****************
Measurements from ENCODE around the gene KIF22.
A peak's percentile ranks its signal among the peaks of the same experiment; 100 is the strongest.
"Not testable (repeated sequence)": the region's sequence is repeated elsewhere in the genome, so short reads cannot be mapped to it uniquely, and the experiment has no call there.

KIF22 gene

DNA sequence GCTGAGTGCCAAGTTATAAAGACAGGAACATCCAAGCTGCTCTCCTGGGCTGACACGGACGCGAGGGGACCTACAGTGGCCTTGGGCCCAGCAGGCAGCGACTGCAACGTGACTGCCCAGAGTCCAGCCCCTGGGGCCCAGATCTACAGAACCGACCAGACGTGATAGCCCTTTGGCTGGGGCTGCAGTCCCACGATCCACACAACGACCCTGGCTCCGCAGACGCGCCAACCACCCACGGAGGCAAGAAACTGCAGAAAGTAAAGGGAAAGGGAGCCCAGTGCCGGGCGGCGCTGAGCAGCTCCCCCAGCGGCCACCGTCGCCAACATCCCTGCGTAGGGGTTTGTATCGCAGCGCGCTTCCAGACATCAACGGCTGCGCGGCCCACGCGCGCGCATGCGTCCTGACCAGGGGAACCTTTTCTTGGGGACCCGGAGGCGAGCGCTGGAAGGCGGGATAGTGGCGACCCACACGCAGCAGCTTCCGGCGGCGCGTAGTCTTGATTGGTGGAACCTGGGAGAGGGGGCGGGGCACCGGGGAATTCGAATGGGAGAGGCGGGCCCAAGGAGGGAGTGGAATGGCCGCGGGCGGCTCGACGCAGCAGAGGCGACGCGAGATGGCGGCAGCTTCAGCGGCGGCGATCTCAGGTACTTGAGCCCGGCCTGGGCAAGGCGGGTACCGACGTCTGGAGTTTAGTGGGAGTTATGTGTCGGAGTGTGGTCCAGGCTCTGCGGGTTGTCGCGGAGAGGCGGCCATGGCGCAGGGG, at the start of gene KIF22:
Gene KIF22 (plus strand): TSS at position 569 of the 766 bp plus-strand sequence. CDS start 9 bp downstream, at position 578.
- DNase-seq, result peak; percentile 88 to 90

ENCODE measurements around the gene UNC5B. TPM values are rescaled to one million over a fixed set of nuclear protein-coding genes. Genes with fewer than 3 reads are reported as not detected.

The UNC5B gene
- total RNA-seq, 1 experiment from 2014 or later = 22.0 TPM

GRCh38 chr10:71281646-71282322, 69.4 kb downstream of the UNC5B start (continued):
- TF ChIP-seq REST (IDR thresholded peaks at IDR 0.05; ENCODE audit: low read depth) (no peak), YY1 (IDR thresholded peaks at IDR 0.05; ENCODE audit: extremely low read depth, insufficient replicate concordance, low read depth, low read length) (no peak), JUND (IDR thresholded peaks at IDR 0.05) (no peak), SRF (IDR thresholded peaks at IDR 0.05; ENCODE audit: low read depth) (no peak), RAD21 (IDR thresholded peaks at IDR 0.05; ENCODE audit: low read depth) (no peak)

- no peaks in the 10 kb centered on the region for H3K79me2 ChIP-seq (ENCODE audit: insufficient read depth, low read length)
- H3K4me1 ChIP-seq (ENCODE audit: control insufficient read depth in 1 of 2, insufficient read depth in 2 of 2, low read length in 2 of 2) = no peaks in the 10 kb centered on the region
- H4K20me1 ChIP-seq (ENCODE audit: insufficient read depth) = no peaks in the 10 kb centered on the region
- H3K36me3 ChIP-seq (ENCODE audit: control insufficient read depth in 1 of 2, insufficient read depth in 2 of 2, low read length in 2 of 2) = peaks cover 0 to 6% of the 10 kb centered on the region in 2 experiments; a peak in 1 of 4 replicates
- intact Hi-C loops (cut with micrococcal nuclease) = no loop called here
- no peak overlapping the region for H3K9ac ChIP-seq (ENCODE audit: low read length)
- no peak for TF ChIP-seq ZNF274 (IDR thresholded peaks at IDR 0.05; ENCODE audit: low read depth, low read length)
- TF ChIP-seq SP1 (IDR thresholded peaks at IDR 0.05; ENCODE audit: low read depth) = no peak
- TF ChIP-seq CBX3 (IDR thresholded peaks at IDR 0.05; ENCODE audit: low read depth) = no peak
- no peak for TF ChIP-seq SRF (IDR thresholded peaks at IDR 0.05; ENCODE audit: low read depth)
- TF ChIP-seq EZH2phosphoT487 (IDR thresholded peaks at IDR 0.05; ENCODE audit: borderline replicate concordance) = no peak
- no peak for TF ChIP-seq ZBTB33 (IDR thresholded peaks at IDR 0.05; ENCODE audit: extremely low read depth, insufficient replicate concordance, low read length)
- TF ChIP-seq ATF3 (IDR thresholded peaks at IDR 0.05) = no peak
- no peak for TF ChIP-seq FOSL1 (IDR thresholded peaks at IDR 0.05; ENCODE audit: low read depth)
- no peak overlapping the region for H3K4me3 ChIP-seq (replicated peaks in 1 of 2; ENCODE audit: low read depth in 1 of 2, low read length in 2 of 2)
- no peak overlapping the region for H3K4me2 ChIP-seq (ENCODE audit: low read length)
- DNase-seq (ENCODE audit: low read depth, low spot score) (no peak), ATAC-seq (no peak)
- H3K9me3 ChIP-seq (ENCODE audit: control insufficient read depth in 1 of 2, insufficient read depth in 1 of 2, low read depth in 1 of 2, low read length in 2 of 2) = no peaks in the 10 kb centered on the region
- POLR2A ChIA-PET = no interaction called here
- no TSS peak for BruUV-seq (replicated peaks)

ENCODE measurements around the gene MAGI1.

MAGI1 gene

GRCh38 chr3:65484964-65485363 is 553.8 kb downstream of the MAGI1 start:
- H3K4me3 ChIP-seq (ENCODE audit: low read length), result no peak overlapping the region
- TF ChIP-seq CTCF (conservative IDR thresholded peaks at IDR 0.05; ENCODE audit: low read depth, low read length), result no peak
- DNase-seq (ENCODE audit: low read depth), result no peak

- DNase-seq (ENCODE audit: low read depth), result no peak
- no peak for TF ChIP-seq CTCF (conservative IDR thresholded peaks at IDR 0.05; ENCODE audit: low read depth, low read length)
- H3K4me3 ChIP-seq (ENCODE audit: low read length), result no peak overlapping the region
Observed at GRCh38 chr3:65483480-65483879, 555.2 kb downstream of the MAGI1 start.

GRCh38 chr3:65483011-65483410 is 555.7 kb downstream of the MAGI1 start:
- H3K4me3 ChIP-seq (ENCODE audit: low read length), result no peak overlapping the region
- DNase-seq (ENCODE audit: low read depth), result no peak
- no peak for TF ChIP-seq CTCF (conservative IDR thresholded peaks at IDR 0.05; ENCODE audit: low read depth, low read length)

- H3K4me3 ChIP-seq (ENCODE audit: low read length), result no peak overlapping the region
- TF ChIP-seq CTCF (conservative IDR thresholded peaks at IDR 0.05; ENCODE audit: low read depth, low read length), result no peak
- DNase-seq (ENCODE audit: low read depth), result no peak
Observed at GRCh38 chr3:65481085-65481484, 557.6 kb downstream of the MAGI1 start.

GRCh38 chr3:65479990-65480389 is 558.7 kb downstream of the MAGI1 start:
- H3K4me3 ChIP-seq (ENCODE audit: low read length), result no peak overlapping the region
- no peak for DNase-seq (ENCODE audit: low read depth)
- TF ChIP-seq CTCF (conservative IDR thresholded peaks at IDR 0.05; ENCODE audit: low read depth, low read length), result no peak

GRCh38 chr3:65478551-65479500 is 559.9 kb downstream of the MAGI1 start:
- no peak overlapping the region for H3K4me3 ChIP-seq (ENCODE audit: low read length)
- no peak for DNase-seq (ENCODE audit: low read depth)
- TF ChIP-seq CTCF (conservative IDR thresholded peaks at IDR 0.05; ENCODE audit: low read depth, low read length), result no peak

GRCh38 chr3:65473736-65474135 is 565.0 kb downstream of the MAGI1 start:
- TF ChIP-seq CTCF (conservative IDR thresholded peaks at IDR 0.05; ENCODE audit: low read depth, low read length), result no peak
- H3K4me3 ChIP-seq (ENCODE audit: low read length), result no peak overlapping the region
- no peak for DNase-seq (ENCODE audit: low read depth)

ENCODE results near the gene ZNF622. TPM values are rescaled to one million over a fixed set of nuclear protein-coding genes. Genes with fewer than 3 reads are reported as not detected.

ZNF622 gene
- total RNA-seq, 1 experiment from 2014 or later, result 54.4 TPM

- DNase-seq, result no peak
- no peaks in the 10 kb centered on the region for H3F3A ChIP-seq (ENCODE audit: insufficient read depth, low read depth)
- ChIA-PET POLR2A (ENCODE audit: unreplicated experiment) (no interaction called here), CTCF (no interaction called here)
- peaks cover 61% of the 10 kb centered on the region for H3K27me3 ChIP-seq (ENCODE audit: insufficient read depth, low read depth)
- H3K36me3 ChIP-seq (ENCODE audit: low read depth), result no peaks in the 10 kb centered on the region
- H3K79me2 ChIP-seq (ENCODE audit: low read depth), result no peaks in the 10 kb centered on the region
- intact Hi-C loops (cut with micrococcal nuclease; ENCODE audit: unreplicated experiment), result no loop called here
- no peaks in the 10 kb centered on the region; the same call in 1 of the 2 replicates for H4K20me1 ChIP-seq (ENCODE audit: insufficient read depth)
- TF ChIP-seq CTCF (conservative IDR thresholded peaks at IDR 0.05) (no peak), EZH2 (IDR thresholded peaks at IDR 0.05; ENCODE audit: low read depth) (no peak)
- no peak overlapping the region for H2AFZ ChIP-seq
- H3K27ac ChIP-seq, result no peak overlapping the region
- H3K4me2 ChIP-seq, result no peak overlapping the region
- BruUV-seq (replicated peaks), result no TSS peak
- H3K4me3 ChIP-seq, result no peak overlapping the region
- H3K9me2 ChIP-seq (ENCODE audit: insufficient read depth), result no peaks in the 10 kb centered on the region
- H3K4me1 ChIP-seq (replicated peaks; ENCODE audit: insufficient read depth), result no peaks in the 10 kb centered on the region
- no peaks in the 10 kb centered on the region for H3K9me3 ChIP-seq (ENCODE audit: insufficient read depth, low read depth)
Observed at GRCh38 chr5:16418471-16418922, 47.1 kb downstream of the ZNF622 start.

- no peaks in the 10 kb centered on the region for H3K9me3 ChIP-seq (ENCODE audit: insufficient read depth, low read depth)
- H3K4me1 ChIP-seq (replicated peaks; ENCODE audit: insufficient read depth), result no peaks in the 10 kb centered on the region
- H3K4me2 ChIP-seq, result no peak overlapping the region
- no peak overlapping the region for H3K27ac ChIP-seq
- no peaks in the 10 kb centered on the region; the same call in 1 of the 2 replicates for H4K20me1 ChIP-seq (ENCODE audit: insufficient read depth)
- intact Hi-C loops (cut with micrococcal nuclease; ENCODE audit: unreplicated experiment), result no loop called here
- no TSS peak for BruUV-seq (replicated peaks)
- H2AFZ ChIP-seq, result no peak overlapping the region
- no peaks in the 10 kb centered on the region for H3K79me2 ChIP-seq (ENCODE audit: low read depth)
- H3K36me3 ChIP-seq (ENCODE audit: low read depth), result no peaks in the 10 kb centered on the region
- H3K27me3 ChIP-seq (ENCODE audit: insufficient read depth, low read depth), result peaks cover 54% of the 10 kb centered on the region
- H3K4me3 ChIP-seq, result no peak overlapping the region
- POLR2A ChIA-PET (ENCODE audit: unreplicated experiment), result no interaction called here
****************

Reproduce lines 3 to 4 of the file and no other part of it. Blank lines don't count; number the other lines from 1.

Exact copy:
"Not testable (repeated sequence)": the region's sequence is repeated elsewhere in the genome, so short reads cannot be mapped to it uniquely, and the experiment has no call there.

KIF22 gene